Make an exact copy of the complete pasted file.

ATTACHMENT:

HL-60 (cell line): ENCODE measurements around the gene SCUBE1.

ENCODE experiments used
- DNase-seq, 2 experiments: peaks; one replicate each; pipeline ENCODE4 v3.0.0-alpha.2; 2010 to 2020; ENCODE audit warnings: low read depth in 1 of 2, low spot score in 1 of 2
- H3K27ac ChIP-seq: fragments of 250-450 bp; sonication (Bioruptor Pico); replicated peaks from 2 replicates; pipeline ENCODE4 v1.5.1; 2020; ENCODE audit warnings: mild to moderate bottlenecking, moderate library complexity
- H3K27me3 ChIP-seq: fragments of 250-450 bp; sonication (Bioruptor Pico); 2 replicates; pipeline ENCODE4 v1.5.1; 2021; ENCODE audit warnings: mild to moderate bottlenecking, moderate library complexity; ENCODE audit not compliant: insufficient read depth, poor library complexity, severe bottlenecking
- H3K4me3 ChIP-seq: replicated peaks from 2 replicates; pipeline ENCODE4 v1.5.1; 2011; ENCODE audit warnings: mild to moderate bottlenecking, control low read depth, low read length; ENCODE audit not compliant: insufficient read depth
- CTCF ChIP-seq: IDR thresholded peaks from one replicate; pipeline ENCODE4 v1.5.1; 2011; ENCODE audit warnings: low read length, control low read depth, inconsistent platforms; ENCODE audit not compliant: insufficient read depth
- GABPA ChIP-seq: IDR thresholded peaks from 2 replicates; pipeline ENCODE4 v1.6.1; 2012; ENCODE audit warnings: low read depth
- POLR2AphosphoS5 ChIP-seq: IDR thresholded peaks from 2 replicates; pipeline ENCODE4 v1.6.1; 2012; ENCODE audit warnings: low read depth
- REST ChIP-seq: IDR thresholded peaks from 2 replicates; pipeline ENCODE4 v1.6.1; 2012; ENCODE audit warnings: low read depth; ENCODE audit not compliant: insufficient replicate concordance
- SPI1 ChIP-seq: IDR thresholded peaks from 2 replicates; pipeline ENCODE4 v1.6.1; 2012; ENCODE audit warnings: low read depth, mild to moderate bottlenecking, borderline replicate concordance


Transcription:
HL-60 (cell line): ENCODE measurements around the gene SCUBE1.

ENCODE experiments used
- DNase-seq, 2 experiments: peaks; one replicate each; pipeline ENCODE4 v3.0.0-alpha.2; 2010 to 2020; ENCODE audit warnings: low read depth in 1 of 2, low spot score in 1 of 2
- H3K27ac ChIP-seq: fragments of 250-450 bp; sonication (Bioruptor Pico); replicated peaks from 2 replicates; pipeline ENCODE4 v1.5.1; 2020; ENCODE audit warnings: mild to moderate bottlenecking, moderate library complexity
- H3K27me3 ChIP-seq: fragments of 250-450 bp; sonication (Bioruptor Pico); 2 replicates; pipeline ENCODE4 v1.5.1; 2021; ENCODE audit warnings: mild to moderate bottlenecking, moderate library complexity; ENCODE audit not compliant: insufficient read depth, poor library complexity, severe bottlenecking
- H3K4me3 ChIP-seq: replicated peaks from 2 replicates; pipeline ENCODE4 v1.5.1; 2011; ENCODE audit warnings: mild to moderate bottlenecking, control low read depth, low read length; ENCODE audit not compliant: insufficient read depth
- CTCF ChIP-seq: IDR thresholded peaks from one replicate; pipeline ENCODE4 v1.5.1; 2011; ENCODE audit warnings: low read length, control low read depth, inconsistent platforms; ENCODE audit not compliant: insufficient read depth
- GABPA ChIP-seq: IDR thresholded peaks from 2 replicates; pipeline ENCODE4 v1.6.1; 2012; ENCODE audit warnings: low read depth
- POLR2AphosphoS5 ChIP-seq: IDR thresholded peaks from 2 replicates; pipeline ENCODE4 v1.6.1; 2012; ENCODE audit warnings: low read depth
- REST ChIP-seq: IDR thresholded peaks from 2 replicates; pipeline ENCODE4 v1.6.1; 2012; ENCODE audit warnings: low read depth; ENCODE audit not compliant: insufficient replicate concordance
- SPI1 ChIP-seq: IDR thresholded peaks from 2 replicates; pipeline ENCODE4 v1.6.1; 2012; ENCODE audit warnings: low read depth, mild to moderate bottlenecking, borderline replicate concordance